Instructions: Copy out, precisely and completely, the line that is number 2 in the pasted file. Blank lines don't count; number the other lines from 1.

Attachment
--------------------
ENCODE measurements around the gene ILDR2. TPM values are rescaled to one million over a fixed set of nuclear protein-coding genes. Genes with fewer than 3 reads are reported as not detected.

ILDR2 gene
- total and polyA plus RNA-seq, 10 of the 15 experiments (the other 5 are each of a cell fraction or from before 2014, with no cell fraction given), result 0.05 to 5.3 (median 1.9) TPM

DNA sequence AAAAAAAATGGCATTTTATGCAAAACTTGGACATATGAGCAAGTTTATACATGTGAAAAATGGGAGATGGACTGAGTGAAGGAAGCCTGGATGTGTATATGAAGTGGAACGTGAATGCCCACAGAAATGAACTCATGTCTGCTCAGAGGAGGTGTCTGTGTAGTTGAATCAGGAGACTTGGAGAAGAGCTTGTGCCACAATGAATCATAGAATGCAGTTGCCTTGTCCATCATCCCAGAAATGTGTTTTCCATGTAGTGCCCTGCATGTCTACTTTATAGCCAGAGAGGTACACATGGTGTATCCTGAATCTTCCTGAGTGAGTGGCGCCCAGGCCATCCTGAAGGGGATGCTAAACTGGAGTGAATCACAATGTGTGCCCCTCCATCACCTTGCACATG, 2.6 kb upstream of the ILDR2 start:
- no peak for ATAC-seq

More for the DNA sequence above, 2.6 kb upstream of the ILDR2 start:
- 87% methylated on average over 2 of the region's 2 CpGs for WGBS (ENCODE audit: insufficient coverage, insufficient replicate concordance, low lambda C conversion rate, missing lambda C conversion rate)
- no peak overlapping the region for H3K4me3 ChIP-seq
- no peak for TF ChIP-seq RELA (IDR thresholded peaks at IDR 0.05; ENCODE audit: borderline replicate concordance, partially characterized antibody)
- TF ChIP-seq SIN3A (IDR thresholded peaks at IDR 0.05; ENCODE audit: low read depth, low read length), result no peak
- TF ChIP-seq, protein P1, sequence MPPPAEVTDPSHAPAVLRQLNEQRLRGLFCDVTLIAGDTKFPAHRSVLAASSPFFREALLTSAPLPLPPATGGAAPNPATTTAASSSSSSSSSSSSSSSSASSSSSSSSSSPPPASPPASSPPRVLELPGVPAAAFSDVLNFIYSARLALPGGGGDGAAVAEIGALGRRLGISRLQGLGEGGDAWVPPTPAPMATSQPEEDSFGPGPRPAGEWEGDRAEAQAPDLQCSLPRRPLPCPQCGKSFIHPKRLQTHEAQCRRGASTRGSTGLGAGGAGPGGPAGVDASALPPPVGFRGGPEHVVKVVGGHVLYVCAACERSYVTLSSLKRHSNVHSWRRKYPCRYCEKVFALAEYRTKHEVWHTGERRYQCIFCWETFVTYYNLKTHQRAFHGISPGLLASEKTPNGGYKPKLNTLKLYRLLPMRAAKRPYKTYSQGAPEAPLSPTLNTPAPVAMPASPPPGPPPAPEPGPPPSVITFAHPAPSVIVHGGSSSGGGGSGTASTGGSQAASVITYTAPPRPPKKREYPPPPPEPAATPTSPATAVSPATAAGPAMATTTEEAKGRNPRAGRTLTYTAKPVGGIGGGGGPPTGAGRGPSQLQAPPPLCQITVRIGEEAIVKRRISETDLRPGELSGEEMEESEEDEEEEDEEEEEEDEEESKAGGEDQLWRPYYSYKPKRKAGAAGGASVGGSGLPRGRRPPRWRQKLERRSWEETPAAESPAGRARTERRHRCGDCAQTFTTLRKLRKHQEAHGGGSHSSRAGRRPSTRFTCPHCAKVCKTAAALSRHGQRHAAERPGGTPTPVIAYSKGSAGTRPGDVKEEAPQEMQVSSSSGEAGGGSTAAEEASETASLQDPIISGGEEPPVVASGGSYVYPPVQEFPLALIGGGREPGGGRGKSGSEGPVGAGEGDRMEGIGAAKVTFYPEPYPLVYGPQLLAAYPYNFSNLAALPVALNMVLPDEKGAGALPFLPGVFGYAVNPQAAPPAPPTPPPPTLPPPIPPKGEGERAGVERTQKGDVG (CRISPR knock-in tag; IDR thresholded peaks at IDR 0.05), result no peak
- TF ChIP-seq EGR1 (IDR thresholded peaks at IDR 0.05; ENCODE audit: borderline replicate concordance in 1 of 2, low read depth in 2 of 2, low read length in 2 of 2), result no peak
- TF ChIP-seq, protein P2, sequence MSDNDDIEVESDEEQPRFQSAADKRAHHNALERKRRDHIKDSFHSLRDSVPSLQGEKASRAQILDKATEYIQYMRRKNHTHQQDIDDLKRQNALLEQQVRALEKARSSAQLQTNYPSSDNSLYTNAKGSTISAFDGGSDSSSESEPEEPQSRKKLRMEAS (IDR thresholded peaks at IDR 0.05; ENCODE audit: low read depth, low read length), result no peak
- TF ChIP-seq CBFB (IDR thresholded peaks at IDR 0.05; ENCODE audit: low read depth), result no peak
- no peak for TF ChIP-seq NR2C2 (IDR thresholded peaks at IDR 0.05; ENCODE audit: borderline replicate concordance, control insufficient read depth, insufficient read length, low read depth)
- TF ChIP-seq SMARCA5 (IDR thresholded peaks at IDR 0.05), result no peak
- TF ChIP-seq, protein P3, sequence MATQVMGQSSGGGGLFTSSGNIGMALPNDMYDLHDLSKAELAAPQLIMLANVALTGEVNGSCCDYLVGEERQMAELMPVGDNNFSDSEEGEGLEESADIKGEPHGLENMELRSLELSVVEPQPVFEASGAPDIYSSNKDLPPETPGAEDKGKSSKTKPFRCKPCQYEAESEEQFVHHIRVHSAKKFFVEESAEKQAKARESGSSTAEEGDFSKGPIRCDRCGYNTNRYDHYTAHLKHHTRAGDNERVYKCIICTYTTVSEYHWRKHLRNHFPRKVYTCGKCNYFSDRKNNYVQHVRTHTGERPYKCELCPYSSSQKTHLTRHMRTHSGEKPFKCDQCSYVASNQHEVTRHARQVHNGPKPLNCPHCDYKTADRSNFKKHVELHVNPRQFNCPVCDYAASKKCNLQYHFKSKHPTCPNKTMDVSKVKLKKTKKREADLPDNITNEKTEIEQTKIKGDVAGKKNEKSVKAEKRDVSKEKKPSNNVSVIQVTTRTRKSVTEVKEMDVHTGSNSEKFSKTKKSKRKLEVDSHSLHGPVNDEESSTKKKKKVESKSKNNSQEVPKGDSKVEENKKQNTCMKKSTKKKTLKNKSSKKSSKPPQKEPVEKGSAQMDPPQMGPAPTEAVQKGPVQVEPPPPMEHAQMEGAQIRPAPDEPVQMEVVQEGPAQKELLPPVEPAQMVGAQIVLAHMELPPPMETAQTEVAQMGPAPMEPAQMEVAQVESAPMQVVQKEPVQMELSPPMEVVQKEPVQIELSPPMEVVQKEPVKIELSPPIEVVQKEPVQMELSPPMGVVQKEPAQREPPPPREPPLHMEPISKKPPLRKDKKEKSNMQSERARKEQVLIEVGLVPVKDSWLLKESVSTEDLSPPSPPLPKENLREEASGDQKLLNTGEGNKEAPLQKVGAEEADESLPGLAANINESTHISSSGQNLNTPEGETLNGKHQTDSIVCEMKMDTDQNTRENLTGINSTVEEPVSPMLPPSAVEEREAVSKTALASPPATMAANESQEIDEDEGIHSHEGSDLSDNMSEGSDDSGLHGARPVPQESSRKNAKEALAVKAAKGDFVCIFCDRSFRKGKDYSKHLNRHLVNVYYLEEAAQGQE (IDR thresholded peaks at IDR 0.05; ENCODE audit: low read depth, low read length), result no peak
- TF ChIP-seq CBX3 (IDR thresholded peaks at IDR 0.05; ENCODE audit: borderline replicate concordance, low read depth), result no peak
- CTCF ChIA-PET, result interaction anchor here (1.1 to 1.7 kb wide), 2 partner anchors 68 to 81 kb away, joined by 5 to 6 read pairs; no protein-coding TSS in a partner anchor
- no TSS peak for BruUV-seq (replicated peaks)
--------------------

ILDR2 gene